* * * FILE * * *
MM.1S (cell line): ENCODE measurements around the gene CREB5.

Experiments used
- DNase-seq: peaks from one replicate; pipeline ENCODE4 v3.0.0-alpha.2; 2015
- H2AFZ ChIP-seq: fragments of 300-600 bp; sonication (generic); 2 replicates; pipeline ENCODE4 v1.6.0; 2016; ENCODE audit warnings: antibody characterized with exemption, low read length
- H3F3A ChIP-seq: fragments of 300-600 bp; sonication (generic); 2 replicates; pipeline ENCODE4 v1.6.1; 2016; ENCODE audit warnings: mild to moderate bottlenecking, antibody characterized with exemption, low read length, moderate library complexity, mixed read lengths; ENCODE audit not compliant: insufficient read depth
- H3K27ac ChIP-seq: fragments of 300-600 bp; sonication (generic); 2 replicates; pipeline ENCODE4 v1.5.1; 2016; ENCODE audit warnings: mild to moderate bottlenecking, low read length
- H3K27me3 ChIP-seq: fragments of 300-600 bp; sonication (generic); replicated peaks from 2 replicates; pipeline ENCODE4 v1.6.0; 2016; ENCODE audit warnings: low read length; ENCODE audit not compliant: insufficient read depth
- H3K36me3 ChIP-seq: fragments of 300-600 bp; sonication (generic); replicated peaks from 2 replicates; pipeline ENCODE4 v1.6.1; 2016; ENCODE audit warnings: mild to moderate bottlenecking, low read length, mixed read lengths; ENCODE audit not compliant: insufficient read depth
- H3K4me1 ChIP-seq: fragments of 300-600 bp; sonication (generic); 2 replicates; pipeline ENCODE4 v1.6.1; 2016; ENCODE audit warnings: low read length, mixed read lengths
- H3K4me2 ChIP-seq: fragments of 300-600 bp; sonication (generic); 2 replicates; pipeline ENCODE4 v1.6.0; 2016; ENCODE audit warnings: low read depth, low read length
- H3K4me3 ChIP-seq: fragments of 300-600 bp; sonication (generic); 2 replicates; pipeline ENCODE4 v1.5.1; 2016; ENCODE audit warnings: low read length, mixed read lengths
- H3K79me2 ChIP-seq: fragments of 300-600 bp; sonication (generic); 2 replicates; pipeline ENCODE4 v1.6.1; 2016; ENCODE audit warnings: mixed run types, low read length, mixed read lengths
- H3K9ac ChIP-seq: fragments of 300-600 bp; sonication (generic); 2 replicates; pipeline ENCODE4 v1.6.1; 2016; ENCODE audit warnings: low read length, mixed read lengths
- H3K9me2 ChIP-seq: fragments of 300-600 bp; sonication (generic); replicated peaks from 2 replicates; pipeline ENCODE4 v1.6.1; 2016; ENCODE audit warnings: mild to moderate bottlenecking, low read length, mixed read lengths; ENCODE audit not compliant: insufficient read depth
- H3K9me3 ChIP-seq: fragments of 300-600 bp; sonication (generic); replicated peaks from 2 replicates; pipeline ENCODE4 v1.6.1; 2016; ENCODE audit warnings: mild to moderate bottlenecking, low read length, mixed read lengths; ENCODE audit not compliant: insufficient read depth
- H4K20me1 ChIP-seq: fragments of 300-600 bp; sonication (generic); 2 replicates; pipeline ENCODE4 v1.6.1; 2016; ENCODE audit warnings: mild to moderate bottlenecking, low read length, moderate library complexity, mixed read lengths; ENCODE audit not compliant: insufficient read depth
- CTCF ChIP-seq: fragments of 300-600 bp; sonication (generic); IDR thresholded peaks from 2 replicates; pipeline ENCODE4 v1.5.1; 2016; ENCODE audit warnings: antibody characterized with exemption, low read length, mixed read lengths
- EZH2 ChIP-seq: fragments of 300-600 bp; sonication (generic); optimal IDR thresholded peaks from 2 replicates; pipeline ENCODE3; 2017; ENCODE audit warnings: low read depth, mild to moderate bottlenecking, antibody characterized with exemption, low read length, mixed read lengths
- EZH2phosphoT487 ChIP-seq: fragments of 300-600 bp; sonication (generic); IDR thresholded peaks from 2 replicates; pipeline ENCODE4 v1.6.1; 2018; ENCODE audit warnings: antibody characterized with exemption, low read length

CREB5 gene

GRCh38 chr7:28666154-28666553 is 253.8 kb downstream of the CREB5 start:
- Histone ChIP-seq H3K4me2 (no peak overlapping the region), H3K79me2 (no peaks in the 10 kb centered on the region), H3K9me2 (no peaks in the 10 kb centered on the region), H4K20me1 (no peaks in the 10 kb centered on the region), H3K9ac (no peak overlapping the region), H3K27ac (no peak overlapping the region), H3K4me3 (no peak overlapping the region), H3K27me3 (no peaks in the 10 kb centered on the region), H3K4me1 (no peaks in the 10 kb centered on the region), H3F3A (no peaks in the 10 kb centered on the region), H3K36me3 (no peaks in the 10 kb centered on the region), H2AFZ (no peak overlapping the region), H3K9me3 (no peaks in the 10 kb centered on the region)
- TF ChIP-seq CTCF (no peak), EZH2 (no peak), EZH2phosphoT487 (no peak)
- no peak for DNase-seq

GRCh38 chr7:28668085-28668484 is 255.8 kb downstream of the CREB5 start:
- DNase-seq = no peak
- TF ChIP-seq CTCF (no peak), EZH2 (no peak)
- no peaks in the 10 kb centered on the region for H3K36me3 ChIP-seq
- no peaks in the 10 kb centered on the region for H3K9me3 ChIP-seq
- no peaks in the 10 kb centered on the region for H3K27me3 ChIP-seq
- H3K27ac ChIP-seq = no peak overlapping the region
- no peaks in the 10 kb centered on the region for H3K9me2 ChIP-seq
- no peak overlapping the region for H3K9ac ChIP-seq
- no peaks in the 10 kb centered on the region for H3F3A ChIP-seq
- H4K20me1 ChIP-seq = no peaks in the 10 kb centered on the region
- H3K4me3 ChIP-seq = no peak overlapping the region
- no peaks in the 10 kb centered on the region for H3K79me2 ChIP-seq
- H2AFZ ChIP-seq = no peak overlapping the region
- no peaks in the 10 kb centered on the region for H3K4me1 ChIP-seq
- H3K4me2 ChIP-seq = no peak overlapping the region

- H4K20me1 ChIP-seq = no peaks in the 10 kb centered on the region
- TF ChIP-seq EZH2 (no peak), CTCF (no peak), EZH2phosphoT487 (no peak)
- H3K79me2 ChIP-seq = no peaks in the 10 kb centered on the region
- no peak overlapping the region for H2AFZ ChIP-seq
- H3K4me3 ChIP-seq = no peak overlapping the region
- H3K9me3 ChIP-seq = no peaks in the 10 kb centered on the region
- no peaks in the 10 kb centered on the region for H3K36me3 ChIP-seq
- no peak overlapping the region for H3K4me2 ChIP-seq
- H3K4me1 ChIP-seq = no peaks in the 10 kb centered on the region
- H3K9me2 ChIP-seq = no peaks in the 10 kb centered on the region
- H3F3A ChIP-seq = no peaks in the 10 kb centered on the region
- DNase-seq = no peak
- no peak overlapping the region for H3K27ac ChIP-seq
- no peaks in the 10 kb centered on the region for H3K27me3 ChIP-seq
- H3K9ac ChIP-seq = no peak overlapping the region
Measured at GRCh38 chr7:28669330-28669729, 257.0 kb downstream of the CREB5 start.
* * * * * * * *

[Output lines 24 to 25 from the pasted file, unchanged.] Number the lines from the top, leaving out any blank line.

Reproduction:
- no peak for DNase-seq

GRCh38 chr7:28668085-28668484 is 255.8 kb downstream of the CREB5 start: